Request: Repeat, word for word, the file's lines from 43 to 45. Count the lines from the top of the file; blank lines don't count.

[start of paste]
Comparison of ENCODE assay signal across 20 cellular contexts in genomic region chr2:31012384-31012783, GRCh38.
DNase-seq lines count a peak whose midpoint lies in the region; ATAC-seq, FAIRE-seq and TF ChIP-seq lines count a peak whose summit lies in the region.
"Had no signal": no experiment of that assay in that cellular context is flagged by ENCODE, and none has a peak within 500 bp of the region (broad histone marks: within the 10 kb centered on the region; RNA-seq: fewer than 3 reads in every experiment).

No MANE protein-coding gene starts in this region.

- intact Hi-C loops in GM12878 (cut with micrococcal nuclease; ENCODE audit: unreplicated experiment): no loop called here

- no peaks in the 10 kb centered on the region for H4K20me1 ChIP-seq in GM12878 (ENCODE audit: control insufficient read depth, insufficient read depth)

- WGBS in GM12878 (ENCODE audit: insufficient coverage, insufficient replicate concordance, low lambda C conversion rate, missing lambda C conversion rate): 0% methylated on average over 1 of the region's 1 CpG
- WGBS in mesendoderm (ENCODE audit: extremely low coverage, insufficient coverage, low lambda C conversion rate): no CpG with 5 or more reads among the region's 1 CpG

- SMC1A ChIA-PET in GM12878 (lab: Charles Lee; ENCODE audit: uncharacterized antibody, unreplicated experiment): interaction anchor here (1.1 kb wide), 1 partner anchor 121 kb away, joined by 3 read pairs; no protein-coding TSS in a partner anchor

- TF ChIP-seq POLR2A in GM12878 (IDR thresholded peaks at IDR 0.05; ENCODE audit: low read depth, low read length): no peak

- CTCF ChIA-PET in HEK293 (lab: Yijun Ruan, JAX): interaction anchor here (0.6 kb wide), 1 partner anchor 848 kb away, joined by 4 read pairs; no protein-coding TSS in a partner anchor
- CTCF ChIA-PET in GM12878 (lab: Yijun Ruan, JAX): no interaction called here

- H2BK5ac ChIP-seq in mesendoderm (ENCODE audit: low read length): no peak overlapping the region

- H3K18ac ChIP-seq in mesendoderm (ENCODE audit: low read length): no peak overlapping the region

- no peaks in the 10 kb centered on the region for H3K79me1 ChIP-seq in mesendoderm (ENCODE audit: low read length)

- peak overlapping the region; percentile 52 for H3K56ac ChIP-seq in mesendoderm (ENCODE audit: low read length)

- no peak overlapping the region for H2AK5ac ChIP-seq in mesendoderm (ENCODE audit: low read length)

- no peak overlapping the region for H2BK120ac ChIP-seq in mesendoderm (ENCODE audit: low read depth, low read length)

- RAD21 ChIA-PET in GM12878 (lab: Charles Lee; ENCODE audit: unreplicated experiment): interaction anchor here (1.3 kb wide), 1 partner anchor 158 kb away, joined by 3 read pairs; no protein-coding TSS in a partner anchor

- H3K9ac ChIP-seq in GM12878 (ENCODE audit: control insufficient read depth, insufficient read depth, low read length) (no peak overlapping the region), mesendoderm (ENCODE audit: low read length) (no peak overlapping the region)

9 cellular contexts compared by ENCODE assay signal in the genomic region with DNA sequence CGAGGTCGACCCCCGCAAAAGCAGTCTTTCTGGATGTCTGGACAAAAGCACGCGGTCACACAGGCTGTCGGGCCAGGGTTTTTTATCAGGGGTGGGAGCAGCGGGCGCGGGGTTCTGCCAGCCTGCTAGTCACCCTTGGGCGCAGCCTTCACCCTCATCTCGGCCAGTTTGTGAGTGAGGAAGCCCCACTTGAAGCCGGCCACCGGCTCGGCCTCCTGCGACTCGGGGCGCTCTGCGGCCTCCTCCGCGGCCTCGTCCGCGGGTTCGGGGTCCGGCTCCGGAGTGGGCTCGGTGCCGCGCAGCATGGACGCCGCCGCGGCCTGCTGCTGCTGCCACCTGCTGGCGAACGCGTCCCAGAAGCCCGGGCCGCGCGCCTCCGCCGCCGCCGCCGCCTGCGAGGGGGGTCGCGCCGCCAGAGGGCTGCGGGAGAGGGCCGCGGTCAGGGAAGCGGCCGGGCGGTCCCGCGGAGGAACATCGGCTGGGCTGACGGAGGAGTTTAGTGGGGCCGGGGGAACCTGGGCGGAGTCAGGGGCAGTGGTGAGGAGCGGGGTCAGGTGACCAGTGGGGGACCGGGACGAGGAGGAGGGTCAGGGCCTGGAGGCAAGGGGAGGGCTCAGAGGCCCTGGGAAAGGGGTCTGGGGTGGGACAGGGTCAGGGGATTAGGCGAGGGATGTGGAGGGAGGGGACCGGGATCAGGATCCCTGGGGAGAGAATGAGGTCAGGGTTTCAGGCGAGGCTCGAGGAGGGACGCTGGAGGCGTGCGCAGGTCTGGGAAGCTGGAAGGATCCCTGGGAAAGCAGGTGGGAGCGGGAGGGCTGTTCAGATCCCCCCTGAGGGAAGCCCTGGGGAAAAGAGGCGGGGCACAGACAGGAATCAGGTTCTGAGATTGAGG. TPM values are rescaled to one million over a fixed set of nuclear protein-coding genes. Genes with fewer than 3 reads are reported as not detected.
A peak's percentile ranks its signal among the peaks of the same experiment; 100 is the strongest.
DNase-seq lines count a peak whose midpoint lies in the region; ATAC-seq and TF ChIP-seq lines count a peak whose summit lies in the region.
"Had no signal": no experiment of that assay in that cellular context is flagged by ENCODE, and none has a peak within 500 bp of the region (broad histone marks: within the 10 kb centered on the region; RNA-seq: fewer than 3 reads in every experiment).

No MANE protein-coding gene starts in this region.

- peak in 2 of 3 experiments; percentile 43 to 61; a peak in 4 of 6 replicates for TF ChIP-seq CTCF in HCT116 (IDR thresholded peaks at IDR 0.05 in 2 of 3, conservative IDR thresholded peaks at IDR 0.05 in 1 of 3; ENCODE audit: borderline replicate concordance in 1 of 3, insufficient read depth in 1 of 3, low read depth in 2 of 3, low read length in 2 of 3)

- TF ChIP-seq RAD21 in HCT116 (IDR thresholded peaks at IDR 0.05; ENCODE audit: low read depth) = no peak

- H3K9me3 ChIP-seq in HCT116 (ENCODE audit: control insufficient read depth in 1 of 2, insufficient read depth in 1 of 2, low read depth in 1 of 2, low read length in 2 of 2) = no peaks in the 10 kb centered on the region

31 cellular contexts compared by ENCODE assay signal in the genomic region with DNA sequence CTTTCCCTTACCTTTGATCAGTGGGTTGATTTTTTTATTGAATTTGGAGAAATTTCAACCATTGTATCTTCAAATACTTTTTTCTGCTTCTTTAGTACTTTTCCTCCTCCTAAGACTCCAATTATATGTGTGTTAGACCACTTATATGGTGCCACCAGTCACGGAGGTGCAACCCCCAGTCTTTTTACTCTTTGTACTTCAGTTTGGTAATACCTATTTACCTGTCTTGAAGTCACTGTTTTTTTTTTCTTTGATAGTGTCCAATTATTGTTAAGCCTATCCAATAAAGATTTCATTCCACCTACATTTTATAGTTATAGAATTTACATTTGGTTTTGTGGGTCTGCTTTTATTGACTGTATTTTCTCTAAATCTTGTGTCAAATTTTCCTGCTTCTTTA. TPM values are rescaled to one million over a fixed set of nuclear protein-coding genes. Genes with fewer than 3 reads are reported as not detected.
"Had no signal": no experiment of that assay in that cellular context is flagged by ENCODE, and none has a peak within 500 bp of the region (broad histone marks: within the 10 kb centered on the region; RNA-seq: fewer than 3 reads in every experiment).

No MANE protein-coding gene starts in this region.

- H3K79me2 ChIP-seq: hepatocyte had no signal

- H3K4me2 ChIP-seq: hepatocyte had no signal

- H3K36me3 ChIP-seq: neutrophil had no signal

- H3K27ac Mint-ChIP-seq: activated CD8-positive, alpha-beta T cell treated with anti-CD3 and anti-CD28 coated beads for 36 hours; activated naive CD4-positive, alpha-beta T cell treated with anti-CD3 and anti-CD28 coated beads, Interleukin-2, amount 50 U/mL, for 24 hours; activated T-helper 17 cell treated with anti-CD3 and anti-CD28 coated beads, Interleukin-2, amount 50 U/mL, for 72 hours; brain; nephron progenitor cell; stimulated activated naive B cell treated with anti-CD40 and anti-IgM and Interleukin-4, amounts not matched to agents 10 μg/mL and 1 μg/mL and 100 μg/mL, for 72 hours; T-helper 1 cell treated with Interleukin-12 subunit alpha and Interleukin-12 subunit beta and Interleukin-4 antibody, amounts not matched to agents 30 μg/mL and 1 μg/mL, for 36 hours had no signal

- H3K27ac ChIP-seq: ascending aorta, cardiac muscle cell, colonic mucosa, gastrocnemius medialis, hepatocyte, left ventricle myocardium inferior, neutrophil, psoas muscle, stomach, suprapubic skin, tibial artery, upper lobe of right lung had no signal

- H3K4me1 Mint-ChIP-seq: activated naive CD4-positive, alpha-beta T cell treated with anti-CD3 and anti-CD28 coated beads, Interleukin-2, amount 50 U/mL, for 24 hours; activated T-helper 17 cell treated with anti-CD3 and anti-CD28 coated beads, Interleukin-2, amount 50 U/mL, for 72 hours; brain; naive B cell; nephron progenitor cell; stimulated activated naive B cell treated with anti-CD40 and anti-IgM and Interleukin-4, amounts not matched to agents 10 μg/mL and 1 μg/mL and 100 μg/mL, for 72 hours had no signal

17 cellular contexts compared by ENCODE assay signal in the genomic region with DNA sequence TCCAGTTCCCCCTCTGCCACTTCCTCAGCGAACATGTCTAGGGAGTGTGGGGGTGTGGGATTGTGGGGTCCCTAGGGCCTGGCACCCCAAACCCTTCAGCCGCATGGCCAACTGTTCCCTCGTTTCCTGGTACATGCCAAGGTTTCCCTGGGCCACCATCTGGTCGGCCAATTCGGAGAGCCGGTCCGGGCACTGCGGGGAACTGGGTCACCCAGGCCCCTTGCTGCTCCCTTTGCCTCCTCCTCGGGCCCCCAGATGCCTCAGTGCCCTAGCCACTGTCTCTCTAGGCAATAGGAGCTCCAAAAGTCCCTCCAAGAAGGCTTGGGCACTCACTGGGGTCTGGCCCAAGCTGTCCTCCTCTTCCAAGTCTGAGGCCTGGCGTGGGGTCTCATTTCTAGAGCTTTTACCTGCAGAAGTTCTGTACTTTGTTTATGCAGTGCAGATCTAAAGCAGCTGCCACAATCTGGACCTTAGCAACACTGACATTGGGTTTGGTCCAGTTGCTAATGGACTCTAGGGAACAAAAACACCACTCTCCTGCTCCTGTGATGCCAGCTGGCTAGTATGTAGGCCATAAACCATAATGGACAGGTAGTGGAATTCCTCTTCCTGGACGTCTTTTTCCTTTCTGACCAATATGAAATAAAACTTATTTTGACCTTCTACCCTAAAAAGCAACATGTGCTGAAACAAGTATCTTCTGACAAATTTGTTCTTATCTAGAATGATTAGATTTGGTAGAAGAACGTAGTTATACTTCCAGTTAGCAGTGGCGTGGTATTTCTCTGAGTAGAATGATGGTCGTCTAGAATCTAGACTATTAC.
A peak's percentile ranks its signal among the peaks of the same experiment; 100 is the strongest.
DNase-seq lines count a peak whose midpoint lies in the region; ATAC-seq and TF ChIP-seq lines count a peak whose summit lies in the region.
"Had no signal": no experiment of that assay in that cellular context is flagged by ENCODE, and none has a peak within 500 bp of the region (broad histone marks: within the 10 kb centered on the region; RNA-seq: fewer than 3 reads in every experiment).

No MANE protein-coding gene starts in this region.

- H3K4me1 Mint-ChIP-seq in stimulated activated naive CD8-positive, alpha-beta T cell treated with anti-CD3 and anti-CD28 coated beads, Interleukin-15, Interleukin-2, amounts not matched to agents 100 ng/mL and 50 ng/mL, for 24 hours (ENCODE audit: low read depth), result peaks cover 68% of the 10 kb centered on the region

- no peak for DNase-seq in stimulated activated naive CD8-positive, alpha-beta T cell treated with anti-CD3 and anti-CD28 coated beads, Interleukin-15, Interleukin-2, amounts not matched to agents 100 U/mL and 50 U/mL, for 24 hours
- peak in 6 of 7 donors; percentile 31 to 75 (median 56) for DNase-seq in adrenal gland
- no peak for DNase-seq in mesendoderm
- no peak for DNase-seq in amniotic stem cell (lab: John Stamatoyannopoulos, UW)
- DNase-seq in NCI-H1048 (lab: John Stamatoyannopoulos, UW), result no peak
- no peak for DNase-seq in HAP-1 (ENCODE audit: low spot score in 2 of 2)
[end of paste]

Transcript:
- H3K4me1 Mint-ChIP-seq in stimulated activated naive CD8-positive, alpha-beta T cell treated with anti-CD3 and anti-CD28 coated beads, Interleukin-15, Interleukin-2, amounts not matched to agents 100 ng/mL and 50 ng/mL, for 24 hours (ENCODE audit: low read depth), result peaks cover 68% of the 10 kb centered on the region

- no peak for DNase-seq in stimulated activated naive CD8-positive, alpha-beta T cell treated with anti-CD3 and anti-CD28 coated beads, Interleukin-15, Interleukin-2, amounts not matched to agents 100 U/mL and 50 U/mL, for 24 hours
- peak in 6 of 7 donors; percentile 31 to 75 (median 56) for DNase-seq in adrenal gland